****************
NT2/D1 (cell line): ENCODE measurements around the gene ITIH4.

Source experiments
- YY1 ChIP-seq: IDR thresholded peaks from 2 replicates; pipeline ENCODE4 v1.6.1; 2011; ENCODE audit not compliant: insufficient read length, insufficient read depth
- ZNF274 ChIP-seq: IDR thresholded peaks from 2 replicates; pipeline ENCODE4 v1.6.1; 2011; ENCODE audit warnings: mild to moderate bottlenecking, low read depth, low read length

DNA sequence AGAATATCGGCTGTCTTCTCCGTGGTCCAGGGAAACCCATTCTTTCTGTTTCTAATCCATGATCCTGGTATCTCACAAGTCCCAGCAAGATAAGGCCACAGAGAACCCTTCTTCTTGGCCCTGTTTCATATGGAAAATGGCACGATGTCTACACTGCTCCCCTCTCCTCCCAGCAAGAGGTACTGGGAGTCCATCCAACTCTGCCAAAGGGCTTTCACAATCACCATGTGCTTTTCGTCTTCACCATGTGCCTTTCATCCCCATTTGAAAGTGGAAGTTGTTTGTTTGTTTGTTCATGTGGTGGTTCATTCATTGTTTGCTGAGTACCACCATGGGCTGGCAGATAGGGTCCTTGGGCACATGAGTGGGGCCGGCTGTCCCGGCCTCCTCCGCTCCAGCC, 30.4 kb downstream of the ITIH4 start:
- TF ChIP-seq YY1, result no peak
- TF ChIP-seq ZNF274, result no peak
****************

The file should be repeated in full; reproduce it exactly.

NT2/D1 (cell line): ENCODE measurements around the gene ITIH4.

Source experiments
- YY1 ChIP-seq: IDR thresholded peaks from 2 replicates; pipeline ENCODE4 v1.6.1; 2011; ENCODE audit not compliant: insufficient read length, insufficient read depth
- ZNF274 ChIP-seq: IDR thresholded peaks from 2 replicates; pipeline ENCODE4 v1.6.1; 2011; ENCODE audit warnings: mild to moderate bottlenecking, low read depth, low read length

DNA sequence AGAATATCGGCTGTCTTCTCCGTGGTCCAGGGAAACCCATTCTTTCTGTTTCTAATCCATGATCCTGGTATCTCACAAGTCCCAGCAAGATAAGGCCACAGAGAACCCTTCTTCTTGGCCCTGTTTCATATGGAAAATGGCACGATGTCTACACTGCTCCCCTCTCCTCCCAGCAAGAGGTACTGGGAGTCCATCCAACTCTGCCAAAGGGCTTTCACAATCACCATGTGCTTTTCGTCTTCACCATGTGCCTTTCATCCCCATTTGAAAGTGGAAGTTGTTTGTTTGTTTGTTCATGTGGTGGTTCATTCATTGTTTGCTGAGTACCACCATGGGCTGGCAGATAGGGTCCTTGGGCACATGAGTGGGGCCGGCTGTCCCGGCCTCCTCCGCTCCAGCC, 30.4 kb downstream of the ITIH4 start:
- TF ChIP-seq YY1, result no peak
- TF ChIP-seq ZNF274, result no peak